The Coast Guard has about 200 fixed and rotary wing aircraft. These include C-130 Hercules turboprops, HU-25 Falcon jets, H-65 Dolphin and HH-60 Jayhawk helicopters.

Coast Guard personnel work with Assignment Officers to arrange assignments – these individuals are in charge of all assignments for a particular job community and rank (rate) range.  While the Coast Guard doesn’t have a set Sea/Shore rotation as does the Navy, I’m given to understand that the Assignment Offices have what is termed a Sea Duty Matrix – an internal process used for managing the non-traditional sea-going rates such as YN, SK, & HS.  The matrix is used to determine who should fairly be assigned to sea duty positions, and is based on factors such as [not inclusive]

  • Has the individual previously been assigned to a sea duty position as a rated individual
  • Has the individual been in the same geographic area
  • What is the individual’s rank

However, some ratings have a sea time requirement for advancement (your recruiter should have a list of which ratings require sea time).  As well, like the rest of the branches, the Coast Guard has overseas assignments and special assignments (such as recruiting).

Coast Guard Deployments

The vast majority of Coast Guard deployments are at sea on Coast Guard ships. Just as with the Navy, if you don't want to deploy on ships or submarines, don't join the Coast Guard.  Like the Navy, the larger ships are small cities and can deploy overseas. For instance, during the Iraq War, there were cutters assigned to the Persian Gulf.  Their mission:  port and harbor and waterway security. USCGC Wrangell (WPB-1332) was assigned to protect British minesweepers clearing the entrance to Umm Qasr.  USCGC Dallas (WHEC-716), positioned off the west coast of Syria, intercepted fugitives from Saddam Hussein's regime who were attempting to flee by sea.

As with members of the other Reserve Components, Coast Guard men and women are subject to involuntary mobilization under Title 10 for national security contingencies. However, unlike members of the other Reserve Components, Coast Guard Reservists can also be involuntarily mobilized for up to 60 days at a time for domestic contingencies, including natural disasters and terrorist attacks. For example, the Coast Guard mobilized approximately 700 reservists for Hurricanes  Katrina and Rita.

Promotions in the Coast Guard

Individuals enlisting in the Coast Guard can receive advanced promotion, up to the rank (rate) of Seaman (E-3), for such things as college credits, JROTC, Eagle Scout, Civil Air Patrol, etc. Coast Guard Enlisted are promoted to E-2 after the completion of boot camp, and while advancement to E-3 is virtually automatic, an E-2 is required to certain Performance Qualifications and Nonresident Exams prior to being declared eligible. In addition, members must have their CO's approval and 6 months time-in-grade (TIG) or have completed technical training - "A" School - to qualify for E-3. (in some cases you may also be eligible to advance to E-3 upon graduation from boot camp based on either enlisting for 6 years, or prior military experience.)

Enlisted promotions to the grades of E-4 through E-9 are based on competition for a limited number of vacancies.

Sailors are promoted to E-4 through E-6 based on a combination of basic eligibility requirements and a Coast Guard Service-Wide advancement test.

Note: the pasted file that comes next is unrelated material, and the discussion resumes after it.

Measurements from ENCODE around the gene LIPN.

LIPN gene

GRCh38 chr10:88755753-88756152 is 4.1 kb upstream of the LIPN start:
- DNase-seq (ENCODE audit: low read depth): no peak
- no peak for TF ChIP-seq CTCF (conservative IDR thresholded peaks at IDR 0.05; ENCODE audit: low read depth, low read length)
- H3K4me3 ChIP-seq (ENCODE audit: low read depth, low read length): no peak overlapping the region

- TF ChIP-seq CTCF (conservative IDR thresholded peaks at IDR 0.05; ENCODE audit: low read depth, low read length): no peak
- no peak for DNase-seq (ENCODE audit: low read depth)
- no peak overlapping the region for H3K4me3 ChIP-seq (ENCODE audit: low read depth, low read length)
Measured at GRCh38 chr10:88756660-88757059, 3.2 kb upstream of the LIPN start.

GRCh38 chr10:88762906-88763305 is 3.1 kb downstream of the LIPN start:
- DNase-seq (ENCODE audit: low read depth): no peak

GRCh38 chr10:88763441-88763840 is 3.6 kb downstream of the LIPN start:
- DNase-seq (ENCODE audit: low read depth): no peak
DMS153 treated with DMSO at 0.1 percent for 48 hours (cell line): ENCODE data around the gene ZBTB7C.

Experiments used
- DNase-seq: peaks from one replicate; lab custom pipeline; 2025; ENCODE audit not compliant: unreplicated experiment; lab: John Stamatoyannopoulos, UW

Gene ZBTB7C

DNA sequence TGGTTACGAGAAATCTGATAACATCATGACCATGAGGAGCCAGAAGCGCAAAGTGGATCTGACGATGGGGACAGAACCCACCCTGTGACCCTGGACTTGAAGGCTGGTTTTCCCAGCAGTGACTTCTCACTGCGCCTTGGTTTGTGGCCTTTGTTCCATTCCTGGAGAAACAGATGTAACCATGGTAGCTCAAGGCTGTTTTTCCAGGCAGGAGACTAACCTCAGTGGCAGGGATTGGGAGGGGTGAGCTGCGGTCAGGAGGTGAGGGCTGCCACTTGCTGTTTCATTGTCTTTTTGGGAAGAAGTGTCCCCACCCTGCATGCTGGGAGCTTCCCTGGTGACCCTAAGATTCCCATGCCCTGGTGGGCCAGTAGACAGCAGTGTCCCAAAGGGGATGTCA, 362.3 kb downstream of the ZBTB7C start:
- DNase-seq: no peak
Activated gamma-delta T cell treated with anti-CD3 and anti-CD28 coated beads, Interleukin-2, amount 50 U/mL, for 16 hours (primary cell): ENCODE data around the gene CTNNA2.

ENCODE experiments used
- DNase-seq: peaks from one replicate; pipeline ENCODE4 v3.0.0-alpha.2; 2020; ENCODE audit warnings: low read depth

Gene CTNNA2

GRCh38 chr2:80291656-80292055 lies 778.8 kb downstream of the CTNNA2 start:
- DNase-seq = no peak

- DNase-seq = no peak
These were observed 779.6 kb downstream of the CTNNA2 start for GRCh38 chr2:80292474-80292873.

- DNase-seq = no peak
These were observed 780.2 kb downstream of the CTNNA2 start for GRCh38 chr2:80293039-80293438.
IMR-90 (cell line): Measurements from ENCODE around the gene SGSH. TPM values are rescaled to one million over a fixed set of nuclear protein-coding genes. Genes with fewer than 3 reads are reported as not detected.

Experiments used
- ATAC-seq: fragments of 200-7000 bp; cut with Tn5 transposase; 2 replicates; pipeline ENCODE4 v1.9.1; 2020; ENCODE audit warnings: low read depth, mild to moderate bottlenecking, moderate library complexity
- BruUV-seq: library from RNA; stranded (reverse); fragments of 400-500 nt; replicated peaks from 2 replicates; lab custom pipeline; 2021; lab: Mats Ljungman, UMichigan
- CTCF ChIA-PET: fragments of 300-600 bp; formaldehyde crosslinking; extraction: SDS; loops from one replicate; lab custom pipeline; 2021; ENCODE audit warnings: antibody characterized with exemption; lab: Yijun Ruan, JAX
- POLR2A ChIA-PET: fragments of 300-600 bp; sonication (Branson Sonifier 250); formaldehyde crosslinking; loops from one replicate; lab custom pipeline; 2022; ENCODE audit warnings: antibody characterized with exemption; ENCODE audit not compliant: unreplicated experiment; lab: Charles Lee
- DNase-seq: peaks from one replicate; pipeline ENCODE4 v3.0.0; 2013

Advancement to E7 is based on basic eligibility requirements, Service-Wide Final Multiple Score (FMS); the E-8 advancement process is basic eligibility requirements and the Service-Wide competition; the E9 advancement process is based on the basic eligibility requirements and the Master Chief Petty Officer Service-Wide competition.

In addition, some ratings have a sea time requirement for advancement – meaning that they must have served on a ship for a specific amount of time in one pay grade before they may be eligible to advance to the next paygrade.

Educational Opportunities in the Coast Guard

Of course, everyone who enlists on active duty is eligible for the G.I. Bill. Like the Navy, the Coast Guard offers a college fund for individuals who agree to enlist in jobs that the Coast Guard considers critically undermanned. The College Fund adds money to your monthly GI Bill entitlements. In 2014, the Coast Guard reinstated cost-sharing for its tuition assistance program.

Like all of the services, when you are off-duty, you can take college courses on campuses close to the base you are assigned to, or take advantage of courses offered on-base through the base education offices. Courses offered on-base are by actual colleges and universities, that are considered "military friendly," in that they generally give credit for military training, and usually have liberal credit transfer policies.

Enlisted Commissioning Programs in the Coast Guard

Like the other services, the Coast Guard offers a chance for qualified enlisted sailors to finish college and earn a commission as a Coast Guard Officer. The programs can change over time as they need more or fewer of different specialties. Here is a selection of those that have been offered.

  • Warrant Officer - allows senior enlistees – 8 years of service and E-6 or above (E-6 must be in the top 50% on the eligibility list for E-7) – to obtain appointments to commissioned warrant officer.
  • Direct Commission Engineer (DCE) - allows enlisted personnel with at least an associate's degrees in an engineering field to obtain temporary commissions.
  • Officer Candidate School (OCS) – a 17-week course of instruction which prepares graduates of civilian colleges and qualified enlisted personnel to serve effectively as Coast Guard officers.
  • Physician Assistant (PA) – 29 months long, at the end of which the selectee will not only be a qualified Physician Assistant, with a bachelor's and a master's degree but will receive a direct commission as an ensign in the Coast Guard.
  • Pre-Commissioning Program for Enlisted Personnel (PPEP) allows selected enlistees to attend college full-time for up to two years completely at the Coast Guard's expense, with the goal of qualifying for and attending OCS
  • Aviation Candidate (AVCAD) - provides an enlisted person an opportunity to become a Coast Guard aviator.
  • Selected Reserve Direct Commission (SRDC) – provides enlisted Reservists (or civilians) an opportunity to become commissioned officers.